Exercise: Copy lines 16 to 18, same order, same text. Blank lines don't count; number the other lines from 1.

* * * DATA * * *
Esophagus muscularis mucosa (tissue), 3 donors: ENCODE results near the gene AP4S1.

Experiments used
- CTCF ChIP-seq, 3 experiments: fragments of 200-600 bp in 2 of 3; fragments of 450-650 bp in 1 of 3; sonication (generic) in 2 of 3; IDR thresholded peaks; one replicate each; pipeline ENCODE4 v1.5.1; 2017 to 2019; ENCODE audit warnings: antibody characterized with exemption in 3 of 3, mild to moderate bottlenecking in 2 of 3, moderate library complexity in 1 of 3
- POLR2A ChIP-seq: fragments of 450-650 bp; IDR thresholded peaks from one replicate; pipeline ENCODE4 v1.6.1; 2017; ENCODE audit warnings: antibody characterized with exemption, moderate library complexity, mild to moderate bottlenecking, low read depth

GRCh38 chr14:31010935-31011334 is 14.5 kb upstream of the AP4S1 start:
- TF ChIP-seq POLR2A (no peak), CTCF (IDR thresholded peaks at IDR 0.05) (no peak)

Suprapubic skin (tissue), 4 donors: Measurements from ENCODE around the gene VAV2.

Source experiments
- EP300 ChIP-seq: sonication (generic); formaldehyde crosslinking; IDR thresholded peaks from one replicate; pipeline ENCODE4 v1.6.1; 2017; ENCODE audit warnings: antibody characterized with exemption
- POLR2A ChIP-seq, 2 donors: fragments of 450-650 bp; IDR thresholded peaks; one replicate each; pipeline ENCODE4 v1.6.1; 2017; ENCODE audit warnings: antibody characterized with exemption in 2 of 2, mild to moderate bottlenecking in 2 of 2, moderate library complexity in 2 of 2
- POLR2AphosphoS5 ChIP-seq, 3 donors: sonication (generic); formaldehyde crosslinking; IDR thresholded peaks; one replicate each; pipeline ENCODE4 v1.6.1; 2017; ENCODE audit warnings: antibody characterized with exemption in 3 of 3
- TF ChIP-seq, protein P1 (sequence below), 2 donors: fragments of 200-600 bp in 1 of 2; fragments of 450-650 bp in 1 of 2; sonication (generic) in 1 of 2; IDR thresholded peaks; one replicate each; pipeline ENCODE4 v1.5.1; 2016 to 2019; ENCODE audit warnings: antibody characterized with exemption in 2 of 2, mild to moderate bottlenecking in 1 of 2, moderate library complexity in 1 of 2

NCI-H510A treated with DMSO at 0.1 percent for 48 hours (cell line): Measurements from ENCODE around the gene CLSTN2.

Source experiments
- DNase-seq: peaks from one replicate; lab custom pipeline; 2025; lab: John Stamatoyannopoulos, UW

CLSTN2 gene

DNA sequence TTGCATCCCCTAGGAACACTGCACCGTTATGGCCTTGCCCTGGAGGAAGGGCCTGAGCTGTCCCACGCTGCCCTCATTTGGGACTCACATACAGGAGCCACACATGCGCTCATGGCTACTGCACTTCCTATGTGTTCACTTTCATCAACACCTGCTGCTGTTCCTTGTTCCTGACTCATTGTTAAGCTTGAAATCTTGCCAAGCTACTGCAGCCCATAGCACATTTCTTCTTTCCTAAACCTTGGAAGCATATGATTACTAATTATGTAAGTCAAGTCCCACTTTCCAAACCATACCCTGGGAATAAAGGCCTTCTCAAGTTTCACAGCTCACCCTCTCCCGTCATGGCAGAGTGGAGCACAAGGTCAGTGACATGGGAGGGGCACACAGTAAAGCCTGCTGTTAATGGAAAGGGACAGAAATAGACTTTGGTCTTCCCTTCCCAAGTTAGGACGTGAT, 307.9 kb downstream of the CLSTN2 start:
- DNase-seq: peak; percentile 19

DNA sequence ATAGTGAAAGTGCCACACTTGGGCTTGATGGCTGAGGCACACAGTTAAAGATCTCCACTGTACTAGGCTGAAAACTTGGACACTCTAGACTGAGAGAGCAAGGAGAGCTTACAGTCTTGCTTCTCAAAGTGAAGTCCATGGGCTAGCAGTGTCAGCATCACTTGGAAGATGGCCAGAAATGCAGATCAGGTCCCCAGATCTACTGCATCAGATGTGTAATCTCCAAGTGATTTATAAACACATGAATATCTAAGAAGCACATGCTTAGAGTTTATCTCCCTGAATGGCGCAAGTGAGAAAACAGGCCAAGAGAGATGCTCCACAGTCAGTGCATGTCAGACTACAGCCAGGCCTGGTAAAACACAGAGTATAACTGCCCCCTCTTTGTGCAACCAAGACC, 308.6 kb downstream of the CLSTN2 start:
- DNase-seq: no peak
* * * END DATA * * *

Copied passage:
CLSTN2 gene

DNA sequence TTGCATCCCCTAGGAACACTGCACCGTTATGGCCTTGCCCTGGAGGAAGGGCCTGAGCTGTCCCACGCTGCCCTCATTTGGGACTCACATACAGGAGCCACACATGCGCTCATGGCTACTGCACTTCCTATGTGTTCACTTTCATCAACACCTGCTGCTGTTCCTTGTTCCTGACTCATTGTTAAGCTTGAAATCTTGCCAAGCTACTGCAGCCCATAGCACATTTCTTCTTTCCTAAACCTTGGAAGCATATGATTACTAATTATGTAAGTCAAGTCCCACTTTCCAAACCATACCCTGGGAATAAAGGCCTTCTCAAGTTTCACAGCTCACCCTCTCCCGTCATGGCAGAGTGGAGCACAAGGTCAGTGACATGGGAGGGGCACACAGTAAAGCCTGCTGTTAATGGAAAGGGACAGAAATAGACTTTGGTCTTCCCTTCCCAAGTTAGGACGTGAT, 307.9 kb downstream of the CLSTN2 start:
- DNase-seq: peak; percentile 19